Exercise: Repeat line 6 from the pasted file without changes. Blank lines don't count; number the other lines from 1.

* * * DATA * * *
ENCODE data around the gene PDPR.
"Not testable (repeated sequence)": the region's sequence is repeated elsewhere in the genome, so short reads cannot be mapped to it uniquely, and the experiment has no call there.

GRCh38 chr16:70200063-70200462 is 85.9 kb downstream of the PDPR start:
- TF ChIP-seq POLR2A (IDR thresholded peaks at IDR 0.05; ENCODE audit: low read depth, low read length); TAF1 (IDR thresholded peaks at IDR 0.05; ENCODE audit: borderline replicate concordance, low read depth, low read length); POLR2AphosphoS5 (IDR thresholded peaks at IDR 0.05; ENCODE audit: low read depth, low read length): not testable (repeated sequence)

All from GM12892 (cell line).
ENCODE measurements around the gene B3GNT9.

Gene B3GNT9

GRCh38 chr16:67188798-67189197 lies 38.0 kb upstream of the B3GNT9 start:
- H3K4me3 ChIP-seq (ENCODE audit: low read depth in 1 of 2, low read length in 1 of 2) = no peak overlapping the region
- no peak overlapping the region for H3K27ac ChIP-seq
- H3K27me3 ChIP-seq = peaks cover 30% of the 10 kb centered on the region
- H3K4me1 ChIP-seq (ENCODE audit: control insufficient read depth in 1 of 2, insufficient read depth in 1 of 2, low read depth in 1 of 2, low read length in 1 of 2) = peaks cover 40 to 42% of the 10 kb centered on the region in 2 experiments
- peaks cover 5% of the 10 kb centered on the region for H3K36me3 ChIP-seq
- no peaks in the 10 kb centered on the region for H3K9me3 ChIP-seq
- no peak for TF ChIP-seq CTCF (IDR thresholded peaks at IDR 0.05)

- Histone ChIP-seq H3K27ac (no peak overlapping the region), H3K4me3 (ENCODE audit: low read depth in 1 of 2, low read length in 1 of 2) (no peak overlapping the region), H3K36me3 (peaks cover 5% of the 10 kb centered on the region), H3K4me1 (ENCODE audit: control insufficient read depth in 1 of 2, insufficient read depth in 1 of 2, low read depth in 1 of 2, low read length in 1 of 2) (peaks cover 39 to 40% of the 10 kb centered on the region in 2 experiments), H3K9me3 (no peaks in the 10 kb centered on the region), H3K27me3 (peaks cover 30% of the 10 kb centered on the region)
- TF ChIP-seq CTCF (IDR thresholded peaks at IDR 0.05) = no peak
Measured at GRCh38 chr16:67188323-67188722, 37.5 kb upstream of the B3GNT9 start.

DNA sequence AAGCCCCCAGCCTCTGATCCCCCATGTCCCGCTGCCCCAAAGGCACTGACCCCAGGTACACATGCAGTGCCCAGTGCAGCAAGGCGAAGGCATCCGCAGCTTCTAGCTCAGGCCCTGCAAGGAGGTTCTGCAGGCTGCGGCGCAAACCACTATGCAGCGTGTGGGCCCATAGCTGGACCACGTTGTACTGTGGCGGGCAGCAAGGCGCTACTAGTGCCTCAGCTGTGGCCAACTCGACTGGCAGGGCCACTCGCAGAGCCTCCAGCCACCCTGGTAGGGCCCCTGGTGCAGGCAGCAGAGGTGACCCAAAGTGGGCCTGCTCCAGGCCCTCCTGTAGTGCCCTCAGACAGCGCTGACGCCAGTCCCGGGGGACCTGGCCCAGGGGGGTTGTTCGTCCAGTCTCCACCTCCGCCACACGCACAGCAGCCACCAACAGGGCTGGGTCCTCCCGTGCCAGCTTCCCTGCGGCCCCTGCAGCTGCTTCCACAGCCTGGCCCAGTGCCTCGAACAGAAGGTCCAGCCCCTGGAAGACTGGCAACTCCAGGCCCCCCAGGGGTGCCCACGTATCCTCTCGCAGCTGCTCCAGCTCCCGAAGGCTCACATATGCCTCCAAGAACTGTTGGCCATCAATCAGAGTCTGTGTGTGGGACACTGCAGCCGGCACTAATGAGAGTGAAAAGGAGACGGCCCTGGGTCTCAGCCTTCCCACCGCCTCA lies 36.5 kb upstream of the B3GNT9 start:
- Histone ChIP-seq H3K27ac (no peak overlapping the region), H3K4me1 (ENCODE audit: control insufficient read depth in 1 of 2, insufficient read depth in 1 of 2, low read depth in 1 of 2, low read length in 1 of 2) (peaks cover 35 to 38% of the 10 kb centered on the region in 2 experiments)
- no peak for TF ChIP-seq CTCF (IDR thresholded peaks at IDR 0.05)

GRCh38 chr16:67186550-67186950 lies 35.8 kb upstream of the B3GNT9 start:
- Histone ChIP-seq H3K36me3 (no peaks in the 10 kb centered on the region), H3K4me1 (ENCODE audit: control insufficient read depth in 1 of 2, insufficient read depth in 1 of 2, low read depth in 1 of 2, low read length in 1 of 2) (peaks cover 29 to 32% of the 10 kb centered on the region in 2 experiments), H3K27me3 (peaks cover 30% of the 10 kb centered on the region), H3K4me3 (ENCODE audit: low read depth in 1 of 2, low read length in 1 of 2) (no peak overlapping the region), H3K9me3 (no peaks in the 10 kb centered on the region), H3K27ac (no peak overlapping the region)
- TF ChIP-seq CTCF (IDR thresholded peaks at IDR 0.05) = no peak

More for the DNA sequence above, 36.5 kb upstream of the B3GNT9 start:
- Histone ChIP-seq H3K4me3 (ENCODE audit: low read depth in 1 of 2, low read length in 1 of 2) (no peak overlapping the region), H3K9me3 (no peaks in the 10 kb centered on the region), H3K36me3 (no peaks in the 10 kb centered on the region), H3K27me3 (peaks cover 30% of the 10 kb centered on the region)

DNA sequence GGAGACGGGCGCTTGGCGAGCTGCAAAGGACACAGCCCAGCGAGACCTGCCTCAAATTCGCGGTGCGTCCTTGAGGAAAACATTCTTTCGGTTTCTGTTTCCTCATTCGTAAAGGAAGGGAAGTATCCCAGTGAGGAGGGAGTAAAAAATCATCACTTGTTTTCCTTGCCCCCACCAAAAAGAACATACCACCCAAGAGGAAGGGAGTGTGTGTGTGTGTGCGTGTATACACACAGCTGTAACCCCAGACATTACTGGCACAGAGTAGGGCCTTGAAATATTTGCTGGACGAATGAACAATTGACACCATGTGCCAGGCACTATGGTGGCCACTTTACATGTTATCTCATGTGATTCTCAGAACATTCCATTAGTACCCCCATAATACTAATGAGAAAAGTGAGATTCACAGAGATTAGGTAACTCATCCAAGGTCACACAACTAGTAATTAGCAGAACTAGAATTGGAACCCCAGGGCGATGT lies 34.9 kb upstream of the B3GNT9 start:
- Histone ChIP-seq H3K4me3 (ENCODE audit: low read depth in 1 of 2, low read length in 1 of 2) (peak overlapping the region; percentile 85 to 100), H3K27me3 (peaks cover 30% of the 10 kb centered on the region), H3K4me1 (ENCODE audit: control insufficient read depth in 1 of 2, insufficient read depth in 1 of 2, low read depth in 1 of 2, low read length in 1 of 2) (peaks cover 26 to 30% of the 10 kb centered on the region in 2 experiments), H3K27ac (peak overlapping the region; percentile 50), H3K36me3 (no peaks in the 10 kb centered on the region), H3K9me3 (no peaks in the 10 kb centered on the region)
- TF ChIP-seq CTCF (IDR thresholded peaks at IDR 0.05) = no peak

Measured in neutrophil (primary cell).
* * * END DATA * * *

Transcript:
ENCODE measurements around the gene B3GNT9.